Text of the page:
PARIS, Mo.— As students settle into the school year, rural schools across Missouri are working to continue to have in-person class despite the challenges presented by the ongoing coronavirus pandemic.
In Monroe County, teachers and administrators at Monroe City High School and Paris High School say things are going well, although they’ve had to make adjustments.
“We’re four weeks and four days in,” says Josh Bondy, FFA advisor at Paris. “We’ve been rolling pretty good. We’ve got a ton of kids in class.”
Bondy says students have been interested in FFA this year, perhaps showing their desire to be involved in school activities after the long layoff.
“I would say our participation in FFA is up,” he says. “The phrase you hear is they don’t want to miss out.”
The chapter curtailed some of its usual year-beginning activities designed to showcase FFA to potential members. Bondy says the chapter has still been holding many events, and plans to have more activities as the school year progresses and the county health situation remains stable.
In late September the chapter was able to have a slow-pitch softball event. Bondy says it was nice for the kids to get together and have fun.
“It just felt right,” he says.
Bondy says classrooms continue to take precautions, such as sneeze guards at tables and regular washing and sanitizing of tables and chairs. A key for the school and community has been to a willingness to adjust as the situation unfolds.
“A common theme for all of us is to take this year a week at a time,” he says.
Up the road on U.S. Highway 24, Monroe City superintendent Tony DeGrave says his school has largely avoided widespread COVID cases, although they have had to quarantine some students.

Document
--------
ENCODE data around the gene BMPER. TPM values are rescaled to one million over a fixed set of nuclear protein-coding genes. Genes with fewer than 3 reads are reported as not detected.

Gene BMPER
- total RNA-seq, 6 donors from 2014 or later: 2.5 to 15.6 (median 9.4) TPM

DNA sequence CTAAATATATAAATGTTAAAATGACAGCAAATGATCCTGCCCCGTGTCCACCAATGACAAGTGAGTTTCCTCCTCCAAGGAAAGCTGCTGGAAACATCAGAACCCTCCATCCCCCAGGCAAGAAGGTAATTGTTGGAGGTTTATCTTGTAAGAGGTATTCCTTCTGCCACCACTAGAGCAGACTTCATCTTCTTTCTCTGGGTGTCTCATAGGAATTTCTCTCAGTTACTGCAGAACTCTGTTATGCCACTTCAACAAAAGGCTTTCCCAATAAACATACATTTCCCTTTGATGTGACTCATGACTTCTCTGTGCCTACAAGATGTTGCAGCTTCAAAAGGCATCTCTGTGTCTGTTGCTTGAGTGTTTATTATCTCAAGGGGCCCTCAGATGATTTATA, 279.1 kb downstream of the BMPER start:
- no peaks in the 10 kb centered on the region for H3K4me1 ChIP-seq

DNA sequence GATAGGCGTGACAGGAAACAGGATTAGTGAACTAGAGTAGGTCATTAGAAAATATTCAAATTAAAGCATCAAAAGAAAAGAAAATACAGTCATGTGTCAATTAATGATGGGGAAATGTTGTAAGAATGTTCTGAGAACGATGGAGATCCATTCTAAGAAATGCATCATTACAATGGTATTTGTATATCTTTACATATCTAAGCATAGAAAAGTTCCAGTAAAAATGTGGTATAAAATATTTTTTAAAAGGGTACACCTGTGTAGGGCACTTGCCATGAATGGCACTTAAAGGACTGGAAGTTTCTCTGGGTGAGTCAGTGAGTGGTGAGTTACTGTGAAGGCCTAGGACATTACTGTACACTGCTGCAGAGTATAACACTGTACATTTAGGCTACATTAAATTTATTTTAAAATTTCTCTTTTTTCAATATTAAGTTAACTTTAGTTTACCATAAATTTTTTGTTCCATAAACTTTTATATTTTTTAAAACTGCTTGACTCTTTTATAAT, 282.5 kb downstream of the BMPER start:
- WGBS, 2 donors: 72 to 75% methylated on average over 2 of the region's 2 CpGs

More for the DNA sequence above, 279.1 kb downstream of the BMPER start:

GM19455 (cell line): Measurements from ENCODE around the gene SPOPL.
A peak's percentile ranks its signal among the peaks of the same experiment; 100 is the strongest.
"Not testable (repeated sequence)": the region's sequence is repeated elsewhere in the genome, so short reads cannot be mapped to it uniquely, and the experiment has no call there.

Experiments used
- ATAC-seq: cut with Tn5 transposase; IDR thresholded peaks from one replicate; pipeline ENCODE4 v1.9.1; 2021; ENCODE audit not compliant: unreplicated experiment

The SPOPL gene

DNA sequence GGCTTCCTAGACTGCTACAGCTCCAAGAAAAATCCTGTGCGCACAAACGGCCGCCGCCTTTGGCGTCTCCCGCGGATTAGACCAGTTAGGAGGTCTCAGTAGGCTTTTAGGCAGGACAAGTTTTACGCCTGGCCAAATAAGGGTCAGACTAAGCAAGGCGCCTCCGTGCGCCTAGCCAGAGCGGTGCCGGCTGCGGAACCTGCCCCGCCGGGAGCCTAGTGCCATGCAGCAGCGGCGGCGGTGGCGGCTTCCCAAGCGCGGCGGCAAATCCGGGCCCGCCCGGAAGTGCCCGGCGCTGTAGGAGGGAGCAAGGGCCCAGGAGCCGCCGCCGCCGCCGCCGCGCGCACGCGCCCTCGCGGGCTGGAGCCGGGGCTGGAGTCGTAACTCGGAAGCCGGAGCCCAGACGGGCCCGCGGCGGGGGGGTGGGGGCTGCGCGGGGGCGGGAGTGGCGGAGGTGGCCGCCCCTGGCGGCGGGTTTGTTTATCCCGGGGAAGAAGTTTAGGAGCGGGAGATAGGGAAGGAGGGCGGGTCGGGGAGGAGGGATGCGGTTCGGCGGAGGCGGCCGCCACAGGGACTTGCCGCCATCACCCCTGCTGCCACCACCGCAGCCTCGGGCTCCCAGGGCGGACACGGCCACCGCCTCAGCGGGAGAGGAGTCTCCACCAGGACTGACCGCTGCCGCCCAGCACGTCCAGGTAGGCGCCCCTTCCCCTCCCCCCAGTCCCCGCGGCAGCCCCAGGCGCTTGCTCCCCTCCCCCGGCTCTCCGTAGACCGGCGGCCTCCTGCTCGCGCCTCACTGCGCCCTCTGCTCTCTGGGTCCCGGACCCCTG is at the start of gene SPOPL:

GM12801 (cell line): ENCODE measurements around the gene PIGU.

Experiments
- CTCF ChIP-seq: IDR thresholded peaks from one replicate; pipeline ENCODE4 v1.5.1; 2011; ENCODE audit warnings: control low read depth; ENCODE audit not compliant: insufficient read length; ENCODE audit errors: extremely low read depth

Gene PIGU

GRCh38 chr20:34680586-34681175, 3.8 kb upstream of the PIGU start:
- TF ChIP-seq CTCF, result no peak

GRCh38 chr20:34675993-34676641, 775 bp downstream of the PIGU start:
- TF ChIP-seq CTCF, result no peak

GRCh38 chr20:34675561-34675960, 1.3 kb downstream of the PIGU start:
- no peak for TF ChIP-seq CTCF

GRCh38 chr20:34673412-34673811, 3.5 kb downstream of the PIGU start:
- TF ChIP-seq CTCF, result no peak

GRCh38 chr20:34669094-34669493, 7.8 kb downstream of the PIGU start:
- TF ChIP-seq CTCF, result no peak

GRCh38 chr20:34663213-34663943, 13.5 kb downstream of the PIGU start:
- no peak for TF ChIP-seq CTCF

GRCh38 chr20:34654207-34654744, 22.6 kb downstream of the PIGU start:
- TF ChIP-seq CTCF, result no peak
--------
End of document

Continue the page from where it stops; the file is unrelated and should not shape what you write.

“We’re blessed,” he says. “We’ve kind of missed the bug, and we’re very appreciative of that.”
DeGrave says the school is working to get additional guidance from the state on quarantining protocols, and the students who are able to attend class in person have done so at high rates.
“Attendance has been great,” he says. “They’re excited to be back at school.”
Providing remote learning to students who are quarantined has presented some challenges, but DeGrave says teachers are working through the process and gaining experience.
“‘OK’ is probably a good term to use,” he says. “I don’t think our teachers have mastered it yet, but they’re working hard every day. Our people handle it with professionalism.”
While conditions can always change, DeGrave says the school has been able to continue in-person learning, which he says is the preference of most people in the community.
“We have a very supportive community,” he says. “It’s a farming, agricultural community. They want to see their kids in school, and we’re trying to make that happen.”
Overall, DeGrave says the guiding principles for these decisions is the same as in pre-COVID times.
“It all goes back to what’s best for the kids,” he says.